I always knew that some cultures eat bugs. As a kid, I could never figure out why. I liked McNuggets and Happy Meals. Why did some kids around the world prefer scorpions and worms?
Since I grew up, I still haven”t learned to appreciate their reasons, but I began to understand why. To some people, these 15 edible bugs are just as delicious as ice cream on a hot summer day.
Warning: If you recently ate lunch, you”re not going to want seconds after seeing these “dishes!”
1. Agave Worms
This kind of worm is sometimes found in tequila or mezcal bottles. The larvae are often pickled in alcohol or consumed as a standalone dish in Mexico.
In China and Thailand, scorpions are typically served fried, where they taste like a soft-shell crab.
Roasted grasshoppers are a fairly common dish in Mexico. They are served with chile and lime, and sometimes featured in grasshopper tacos!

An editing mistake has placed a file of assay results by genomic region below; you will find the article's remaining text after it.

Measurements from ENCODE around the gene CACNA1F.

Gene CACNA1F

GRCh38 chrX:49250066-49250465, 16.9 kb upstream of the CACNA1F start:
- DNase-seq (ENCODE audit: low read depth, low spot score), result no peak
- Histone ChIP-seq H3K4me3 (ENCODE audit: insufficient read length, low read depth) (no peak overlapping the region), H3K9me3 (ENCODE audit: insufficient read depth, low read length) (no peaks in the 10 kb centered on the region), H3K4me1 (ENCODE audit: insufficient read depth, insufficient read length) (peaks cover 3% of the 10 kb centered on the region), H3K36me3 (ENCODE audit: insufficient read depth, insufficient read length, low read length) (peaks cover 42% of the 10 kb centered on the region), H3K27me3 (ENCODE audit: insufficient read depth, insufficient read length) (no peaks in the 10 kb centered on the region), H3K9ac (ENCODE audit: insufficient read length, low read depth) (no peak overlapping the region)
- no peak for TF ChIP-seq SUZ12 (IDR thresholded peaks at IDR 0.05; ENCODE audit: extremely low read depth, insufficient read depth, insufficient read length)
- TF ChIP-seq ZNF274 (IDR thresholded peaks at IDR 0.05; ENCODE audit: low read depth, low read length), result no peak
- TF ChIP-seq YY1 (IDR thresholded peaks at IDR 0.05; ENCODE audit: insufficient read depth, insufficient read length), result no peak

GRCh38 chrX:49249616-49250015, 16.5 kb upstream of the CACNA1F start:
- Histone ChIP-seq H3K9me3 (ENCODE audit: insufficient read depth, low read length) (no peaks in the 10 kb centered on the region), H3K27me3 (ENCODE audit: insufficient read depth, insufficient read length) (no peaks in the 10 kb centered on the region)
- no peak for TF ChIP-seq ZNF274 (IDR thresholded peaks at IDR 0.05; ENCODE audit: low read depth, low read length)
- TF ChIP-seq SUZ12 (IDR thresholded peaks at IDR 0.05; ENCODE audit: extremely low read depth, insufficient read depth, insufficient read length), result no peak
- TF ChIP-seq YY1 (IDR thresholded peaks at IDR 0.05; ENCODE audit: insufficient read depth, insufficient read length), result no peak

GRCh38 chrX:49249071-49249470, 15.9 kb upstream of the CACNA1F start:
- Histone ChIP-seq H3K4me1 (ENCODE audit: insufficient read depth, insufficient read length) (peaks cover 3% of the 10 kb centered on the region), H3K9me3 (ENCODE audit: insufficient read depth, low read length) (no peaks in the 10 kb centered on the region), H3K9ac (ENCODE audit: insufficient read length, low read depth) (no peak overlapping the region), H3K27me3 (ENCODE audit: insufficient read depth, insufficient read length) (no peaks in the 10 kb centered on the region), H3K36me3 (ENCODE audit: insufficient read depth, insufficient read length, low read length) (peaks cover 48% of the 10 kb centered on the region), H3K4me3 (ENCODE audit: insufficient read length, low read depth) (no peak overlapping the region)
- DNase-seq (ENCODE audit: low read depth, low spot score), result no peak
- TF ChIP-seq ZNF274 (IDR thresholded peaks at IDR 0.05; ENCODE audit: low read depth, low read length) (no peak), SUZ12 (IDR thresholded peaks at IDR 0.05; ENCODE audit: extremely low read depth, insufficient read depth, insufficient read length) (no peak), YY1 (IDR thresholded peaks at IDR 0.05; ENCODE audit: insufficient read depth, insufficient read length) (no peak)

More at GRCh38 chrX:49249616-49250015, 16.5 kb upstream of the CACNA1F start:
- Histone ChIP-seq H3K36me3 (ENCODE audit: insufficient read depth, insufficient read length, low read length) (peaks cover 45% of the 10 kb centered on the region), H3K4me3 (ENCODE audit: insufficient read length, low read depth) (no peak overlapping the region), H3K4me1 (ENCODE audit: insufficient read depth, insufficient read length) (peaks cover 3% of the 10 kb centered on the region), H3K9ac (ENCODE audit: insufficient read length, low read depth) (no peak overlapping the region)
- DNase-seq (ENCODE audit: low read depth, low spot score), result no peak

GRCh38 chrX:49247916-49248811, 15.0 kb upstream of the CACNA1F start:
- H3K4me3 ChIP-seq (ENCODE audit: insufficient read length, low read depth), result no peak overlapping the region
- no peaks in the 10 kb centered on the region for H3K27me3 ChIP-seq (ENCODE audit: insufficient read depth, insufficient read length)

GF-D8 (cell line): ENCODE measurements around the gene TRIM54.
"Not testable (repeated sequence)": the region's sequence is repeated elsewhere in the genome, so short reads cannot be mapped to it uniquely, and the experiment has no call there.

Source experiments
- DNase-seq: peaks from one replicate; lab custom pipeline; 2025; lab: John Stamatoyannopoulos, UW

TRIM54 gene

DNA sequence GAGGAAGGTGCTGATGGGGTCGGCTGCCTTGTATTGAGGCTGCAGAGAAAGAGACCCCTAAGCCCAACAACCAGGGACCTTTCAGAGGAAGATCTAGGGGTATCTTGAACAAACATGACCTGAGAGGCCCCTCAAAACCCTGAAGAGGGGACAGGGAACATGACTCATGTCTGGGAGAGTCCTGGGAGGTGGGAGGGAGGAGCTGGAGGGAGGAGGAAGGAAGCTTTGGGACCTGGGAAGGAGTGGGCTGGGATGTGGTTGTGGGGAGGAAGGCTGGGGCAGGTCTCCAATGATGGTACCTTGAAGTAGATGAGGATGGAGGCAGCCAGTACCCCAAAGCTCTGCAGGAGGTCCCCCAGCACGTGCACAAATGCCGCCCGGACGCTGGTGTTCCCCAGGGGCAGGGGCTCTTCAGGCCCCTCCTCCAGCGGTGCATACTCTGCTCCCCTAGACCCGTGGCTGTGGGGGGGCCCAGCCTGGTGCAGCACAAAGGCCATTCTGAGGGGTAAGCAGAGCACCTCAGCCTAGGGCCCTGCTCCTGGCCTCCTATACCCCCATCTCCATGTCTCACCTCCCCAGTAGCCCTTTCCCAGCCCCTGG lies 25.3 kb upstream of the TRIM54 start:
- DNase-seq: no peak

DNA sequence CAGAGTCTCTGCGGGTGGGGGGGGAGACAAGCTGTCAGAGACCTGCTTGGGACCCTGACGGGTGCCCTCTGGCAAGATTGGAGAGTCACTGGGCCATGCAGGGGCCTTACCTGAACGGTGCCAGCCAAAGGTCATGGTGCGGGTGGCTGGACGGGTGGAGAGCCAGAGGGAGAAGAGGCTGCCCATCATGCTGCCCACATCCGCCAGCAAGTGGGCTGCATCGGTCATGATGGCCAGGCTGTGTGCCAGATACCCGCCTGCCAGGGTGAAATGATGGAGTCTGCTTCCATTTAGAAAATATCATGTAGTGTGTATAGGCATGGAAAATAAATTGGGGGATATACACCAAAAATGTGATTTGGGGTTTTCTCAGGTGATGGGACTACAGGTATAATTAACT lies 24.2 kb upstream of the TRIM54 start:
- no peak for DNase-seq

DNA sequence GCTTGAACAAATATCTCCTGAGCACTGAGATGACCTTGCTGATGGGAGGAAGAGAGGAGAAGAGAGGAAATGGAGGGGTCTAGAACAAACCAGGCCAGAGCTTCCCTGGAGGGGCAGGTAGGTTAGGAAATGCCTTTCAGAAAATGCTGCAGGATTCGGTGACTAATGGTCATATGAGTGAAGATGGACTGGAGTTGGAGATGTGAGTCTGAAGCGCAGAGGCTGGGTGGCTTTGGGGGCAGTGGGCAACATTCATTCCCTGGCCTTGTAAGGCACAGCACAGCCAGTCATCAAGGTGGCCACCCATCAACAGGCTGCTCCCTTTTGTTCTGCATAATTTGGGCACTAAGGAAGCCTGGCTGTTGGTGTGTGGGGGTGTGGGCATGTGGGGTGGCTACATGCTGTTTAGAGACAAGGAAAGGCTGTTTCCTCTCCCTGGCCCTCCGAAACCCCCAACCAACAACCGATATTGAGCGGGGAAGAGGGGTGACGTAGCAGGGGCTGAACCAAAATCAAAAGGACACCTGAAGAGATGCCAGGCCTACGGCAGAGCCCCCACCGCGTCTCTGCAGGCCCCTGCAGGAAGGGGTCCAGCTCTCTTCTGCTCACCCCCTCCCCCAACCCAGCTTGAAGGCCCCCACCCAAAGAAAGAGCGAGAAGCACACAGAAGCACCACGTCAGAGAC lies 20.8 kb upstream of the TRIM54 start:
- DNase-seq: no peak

4. Honeypot Ants
The Aboriginal people of Australia eat these ants, which also serve as walking food carts to other ants in the colony.
Fried silkworm grubs are consumed in South Korea and Thailand, where the silk industry looms large.
Described as tasting like a cross between chicken and shrimp, these African grasshoppers are common in Uganda as a fried dish.
Mealworms are typically used as pet food, but sustainability organizations in Europe promote its use as an ingredient in other dishes, like cakes or burgers.
Known for being high in iron, earthworms are consumed in countries like Venezuela and Croatia.
9. June Bugs
Native Americans roast these insects over hot coals.
10. Walking Sticks
Some varieties of walking stick are eaten in Papua New Guinea and Asia. They supposedly taste “leafy.”
The most common methods of cooking crickets are through frying or roasting. They are often consumed in Cambodia, Thailand, and Mexico.
Adult and larval wasps are roasted or boiled in some East Asian countries in order to get a described “buttery and earthy” taste.
These surprisingly clean bugs (if raised on a plant-based diet) can be tasty when fried or sauteed.
Tarantulas are popular in Cambodia for their protein and alleged virility-boosting properties. They supposedly taste like crab.
The cicada pupae have soft, juicy bodies just after they molt. They are eaten fried in Asian countries like China, Japan, and Malaysia.
(via All Day)
I think I lost my appetite after seeing these. Who ever heard of a cockroach on a plant-based diet?